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Does anyone remember pulling out the antenna on your first mobile phone to make a call? Over the past 25 years, antenna design has changed radically for cell phones. While transitioning from 2G to 3G to LTE, we have incrementally and gradually sacrificed as much as 10 dB of link budget in some cases. It’s shocking but true: The network has improved dramatically, so we’ve been able to compromise performance in the handset antenna without much backlash from consumers (Fig. 1).

Multiple factors come into play here:

• The elimination of the extended antenna

• Metal-backed phone cases

• Multi-band antenna requirements, with carrier aggregation, Licensed Authorized Access (LAA), and multiple input, multiple output (MIMO)

• Smaller antenna form factors

• Time-to-market pressure that leaves little time for optimization

Most people didn’t notice the reduction of antenna performance, because government agencies require conducted testing (with a connector at the antenna port), and carriers generally perform testing in a “free space” chamber environment. CTIA certification requires free-space testing, but only under fairly optimal conditions.

Dynamic performance testing with realistic hand-grip fixtures is rarely required by anyone. In fact, testing is often done with hand-grip fixtures using a foam spacer to avoid simulating the poor performance with a true hand. The industry is hiding from the truth: We have been throwing away performance by ignoring real-world conditions.

However, the 25-year trend of throwing away antenna performance is starting to turn in the other direction. We’re starting to see handset OEMs investing in new technology that specifically targets improvements in total radiated power (TRP) and total isotropic sensitivity (TIS). The benefits can be huge.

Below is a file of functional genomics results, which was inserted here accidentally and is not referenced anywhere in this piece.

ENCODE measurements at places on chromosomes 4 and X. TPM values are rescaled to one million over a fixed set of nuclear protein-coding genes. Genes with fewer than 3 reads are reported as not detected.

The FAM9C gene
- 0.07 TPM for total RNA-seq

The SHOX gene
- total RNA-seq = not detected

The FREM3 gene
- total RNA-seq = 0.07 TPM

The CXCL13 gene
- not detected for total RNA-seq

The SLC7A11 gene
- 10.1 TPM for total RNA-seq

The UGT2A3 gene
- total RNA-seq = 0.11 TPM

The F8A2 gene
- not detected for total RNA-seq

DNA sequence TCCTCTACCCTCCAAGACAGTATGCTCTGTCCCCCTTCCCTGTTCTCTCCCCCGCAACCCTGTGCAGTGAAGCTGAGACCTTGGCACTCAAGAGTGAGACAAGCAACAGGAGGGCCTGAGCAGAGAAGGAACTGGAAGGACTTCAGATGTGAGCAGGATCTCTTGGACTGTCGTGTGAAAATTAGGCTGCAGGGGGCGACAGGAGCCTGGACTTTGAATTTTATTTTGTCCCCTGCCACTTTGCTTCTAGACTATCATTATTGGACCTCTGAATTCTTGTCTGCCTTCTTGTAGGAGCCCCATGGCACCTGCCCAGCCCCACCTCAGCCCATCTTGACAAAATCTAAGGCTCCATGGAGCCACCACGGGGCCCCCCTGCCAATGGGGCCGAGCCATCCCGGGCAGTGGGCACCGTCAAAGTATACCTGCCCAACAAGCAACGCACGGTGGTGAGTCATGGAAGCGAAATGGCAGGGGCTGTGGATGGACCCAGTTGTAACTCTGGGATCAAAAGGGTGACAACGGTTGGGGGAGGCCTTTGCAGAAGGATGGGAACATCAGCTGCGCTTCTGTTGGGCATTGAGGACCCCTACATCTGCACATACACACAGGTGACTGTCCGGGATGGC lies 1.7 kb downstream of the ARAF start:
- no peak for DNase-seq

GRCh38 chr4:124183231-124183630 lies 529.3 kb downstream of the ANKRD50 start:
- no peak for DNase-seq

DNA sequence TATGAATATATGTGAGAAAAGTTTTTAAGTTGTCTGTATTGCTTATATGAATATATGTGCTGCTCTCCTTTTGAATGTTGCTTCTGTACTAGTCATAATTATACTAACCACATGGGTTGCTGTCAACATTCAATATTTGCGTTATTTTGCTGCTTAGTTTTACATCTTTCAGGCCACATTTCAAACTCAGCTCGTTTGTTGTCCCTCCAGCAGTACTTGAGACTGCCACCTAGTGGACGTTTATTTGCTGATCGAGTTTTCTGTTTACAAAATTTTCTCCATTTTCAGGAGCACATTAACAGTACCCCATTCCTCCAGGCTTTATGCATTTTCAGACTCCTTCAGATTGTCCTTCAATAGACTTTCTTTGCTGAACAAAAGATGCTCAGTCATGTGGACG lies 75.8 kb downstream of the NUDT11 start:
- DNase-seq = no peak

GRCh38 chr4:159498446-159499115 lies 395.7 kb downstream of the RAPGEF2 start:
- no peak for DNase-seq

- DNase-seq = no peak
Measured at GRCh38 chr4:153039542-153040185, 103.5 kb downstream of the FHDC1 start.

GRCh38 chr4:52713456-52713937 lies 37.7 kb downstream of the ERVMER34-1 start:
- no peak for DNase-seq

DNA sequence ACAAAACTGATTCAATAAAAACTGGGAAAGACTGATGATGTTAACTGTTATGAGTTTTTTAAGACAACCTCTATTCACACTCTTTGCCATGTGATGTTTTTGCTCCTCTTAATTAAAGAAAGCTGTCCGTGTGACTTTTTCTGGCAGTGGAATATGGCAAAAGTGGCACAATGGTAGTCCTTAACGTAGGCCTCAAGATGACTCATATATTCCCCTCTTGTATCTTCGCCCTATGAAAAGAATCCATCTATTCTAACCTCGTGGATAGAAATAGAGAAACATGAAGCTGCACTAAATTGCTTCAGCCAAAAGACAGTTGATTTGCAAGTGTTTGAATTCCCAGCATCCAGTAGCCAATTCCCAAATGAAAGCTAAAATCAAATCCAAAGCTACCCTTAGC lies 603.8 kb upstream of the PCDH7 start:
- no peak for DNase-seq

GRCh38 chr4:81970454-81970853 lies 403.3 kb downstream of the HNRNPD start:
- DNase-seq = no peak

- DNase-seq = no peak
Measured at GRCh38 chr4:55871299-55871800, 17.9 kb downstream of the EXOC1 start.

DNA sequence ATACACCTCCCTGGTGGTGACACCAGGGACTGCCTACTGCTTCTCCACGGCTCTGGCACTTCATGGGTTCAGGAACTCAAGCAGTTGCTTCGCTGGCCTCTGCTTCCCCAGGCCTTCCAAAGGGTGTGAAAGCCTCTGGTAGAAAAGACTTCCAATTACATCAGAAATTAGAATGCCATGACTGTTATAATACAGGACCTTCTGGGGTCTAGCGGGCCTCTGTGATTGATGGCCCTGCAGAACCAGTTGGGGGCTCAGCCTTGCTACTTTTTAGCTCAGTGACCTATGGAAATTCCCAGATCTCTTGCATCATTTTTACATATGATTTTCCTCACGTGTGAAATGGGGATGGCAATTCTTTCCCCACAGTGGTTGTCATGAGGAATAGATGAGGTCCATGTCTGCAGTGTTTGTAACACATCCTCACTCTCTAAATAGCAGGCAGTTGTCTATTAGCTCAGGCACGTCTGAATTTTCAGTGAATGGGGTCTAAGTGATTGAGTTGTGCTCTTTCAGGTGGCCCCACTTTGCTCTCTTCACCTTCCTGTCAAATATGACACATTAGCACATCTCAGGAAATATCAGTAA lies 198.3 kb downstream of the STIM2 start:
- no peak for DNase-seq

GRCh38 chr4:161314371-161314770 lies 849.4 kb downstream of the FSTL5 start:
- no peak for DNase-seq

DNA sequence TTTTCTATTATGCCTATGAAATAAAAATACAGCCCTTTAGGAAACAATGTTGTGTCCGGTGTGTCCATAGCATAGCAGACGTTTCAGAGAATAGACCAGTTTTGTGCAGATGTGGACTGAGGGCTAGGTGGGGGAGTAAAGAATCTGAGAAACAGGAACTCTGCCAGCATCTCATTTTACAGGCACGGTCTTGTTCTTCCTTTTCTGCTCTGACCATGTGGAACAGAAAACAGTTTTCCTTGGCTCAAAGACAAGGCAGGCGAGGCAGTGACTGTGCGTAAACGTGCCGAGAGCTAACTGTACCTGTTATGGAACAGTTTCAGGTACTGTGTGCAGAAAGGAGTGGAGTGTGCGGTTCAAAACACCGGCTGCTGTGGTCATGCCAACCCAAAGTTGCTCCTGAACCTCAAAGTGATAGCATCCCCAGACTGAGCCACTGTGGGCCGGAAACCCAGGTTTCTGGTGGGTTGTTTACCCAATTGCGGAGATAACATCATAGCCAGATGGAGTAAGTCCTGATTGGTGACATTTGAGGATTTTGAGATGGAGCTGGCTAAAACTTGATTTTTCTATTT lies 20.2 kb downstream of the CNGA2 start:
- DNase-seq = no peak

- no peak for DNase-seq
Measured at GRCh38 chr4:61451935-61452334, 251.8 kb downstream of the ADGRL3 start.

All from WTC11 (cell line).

Diversity

In addition to tuning the main antenna, adding diversity antennas to the terminal can make a big difference. Most smartphones now include 2×2 MIMO for LTE, which prompted adding a second antenna to their designs for LTE frequency bands. According to LTE standards, the second antenna can be used for receiver diversity or for MIMO, depending on which mode is more advantageous with prevailing channel conditions.

Taking this concept one step farther, a few handsets (e.g., the Google Pixel and the Galaxy S7) now use four antennas in key LTE bands to support choices like 4-way receiver diversity and 4×4 MIMO. The gain in throughput is not obvious in a free-space test. However, in the real world, with hands gripping metal-backed phones, the impact of additional antenna options can be significant. Some vendor testing has revealed more than a 60% increase in throughput.

Mobile operators are starting to invest in 4×4 MIMO for some base stations, but it’s clear that this capability will not be implemented everywhere. Therefore, we expect the architecture of the smartphone to include diversity switches that allow for either 4×4-MIMO operation or 4-way receiver diversity, enabling the best possible performance in all situations.

Tuning

Aperture tuning was introduced 10 years ago and has become a standard part of any smartphone that includes multiple bands between 700 and 960 MHz. In most smartphones today, it is implemented as a simple switch that changes the electrical length of the antenna, thus changing its resonant frequency from one band to another. Some handsets use MEMS devices for this purpose.